This is a photo of my father taken in May, 1941 when he was 18 and before he went to war. He worked as the orderman for the local grocery store in Macksville, on the mid-north coast of NSW, which is where he was born (and so was I). He used to take orders, then deliver groceries all over town on this bike, luckily it is a very small town and was even smaller in 1941. This photo is taken on the family farm on the edge of town where he grew up. If you drive through Macksville now, the fig tree in the background is still standing, it is on the north side of the town beside the Pacific Highway (though the highway was not there at the time this pic was taken, it was re-routed in the 60s) and you can often see a police car under it with a radar camera.
Anyways, looking at the vintage cycling aspects of the photo, note the trouser clip, the upturned drop handlebars, the mudguards and the fact that he was wearing a collar and tie, even to do such a menial job (and it also gets very hot up there in Summer). I do love the old style wire basket on the front of the bike. I can’t make out the writing on the downtube which is presumably the brand name of the bike. Maybe it says Maxwell? And what a great way to advertise a business, with the sign in the diamond frame of the bike.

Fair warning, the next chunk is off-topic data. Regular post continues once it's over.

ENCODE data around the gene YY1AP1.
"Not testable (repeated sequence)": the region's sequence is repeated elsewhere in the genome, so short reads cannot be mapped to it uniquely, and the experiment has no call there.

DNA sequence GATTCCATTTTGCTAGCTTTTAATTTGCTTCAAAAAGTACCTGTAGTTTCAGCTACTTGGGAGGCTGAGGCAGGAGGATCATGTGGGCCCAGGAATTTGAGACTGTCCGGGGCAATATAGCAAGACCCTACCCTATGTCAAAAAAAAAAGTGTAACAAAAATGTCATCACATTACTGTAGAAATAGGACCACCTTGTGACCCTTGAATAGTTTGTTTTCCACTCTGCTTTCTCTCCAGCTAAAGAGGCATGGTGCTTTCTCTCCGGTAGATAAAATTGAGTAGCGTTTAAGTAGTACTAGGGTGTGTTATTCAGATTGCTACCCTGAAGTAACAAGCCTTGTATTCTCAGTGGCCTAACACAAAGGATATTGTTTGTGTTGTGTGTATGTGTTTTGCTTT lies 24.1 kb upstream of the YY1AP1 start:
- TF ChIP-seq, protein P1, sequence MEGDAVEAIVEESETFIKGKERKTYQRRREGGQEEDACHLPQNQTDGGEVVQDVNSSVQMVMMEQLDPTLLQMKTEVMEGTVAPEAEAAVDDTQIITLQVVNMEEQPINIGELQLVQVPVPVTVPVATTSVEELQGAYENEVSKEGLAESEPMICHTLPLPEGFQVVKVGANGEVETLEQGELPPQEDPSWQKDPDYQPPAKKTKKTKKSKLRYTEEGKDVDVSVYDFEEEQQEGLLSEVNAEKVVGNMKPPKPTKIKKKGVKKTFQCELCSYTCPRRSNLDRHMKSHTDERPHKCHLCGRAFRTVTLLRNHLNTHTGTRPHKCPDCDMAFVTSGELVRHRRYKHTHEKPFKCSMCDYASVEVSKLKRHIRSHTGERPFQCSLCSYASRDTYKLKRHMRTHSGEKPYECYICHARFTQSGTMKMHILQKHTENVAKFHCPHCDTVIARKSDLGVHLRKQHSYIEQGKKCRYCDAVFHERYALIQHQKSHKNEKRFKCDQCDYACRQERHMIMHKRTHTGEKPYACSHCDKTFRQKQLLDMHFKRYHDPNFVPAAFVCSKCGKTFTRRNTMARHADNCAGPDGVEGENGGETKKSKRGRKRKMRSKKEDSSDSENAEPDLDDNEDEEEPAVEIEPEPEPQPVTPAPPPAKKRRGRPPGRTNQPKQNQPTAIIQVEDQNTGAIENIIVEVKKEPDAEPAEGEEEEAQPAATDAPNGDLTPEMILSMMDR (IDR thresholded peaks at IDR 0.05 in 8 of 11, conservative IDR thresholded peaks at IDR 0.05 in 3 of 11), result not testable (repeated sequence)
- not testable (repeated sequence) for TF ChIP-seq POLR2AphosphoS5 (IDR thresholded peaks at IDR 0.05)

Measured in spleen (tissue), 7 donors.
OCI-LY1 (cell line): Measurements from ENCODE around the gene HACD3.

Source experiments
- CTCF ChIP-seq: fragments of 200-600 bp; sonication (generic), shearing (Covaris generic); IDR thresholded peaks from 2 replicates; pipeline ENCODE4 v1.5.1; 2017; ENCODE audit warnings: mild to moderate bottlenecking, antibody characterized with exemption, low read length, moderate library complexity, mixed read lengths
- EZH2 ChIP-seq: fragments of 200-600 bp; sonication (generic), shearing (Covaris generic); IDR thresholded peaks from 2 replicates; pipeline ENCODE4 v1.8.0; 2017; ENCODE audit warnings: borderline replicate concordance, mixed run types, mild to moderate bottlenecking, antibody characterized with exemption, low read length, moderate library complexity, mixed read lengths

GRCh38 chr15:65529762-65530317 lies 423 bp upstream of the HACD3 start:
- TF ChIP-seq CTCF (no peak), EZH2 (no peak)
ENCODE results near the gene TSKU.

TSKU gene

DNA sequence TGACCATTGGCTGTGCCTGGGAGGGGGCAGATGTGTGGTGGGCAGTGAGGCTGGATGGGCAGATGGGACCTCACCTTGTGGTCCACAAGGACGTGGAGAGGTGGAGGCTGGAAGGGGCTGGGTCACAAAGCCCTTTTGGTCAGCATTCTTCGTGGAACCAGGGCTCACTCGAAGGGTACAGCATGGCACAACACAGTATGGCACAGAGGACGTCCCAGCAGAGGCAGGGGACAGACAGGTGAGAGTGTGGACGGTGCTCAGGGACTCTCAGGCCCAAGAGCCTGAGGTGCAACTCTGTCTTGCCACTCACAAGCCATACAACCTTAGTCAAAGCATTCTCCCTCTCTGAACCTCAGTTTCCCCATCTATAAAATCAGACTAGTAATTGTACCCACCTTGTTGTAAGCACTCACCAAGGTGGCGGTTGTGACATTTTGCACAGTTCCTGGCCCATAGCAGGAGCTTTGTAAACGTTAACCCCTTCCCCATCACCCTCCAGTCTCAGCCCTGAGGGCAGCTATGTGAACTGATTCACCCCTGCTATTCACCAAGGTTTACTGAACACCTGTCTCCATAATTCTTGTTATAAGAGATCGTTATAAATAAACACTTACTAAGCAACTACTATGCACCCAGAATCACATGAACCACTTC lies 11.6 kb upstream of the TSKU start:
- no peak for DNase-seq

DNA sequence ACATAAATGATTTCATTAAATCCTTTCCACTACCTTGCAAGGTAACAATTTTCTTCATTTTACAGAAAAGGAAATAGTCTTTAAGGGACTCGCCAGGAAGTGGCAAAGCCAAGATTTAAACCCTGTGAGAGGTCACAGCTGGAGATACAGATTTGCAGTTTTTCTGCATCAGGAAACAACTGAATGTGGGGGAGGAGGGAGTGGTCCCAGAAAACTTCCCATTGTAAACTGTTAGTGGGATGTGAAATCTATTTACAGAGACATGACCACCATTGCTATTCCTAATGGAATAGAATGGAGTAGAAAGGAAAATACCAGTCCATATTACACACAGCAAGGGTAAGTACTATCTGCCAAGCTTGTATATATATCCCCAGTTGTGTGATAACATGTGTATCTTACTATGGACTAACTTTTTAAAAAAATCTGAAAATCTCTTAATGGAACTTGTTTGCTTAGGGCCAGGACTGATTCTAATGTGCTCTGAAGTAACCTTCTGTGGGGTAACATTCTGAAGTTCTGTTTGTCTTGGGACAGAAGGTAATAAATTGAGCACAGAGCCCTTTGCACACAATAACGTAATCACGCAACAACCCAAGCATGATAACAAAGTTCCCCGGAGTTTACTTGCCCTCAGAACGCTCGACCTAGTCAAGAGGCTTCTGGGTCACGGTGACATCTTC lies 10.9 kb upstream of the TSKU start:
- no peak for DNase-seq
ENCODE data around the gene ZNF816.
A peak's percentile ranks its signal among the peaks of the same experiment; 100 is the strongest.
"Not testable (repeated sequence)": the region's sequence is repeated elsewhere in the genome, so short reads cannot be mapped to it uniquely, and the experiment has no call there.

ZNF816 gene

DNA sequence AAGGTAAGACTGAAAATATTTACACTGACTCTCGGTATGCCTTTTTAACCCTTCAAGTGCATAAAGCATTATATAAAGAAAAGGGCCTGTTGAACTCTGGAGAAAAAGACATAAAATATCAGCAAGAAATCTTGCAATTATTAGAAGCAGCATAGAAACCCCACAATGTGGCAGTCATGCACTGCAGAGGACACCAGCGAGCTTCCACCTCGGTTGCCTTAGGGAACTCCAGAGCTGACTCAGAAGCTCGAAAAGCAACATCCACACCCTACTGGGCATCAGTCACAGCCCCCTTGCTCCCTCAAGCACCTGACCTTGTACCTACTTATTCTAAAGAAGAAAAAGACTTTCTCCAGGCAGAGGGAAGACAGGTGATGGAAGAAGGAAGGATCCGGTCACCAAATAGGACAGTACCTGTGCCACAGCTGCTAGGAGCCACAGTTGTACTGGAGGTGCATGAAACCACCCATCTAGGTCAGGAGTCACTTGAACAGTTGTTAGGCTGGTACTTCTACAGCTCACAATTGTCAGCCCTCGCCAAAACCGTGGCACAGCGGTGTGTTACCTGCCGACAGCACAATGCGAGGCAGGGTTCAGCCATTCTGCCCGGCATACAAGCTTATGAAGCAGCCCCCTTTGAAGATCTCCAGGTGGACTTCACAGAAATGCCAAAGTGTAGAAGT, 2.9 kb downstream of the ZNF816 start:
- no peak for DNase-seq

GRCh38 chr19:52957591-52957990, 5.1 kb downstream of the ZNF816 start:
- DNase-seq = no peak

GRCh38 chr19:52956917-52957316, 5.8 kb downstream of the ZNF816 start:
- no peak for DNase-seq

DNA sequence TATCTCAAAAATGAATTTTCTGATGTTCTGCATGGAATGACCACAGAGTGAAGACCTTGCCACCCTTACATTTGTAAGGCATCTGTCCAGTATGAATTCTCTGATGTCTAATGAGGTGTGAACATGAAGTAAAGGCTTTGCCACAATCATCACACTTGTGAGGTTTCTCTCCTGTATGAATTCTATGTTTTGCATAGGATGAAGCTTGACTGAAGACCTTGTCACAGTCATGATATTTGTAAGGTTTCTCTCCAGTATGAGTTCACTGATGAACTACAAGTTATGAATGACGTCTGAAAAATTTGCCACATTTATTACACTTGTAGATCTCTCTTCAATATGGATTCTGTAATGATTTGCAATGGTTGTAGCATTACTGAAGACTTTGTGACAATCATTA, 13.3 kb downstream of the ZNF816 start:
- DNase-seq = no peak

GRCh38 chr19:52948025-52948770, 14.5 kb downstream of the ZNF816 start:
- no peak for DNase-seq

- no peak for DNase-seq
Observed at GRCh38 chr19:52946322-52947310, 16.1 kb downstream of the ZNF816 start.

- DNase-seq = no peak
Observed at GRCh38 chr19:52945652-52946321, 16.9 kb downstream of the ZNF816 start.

Here is another photo taken the same day with his baby cousin in the basket. You can see the name of the business he worked for, Reid & Fotheringham, and in the background is the river that runs through Macksville:He is still alive and very much kicking at 88.
(Edited to add: I asked him what the writing on the downtube says and it is apparently “MaXvill”. When bikes were restored by a local man named George Poole he used this as his “sort of” trademark.)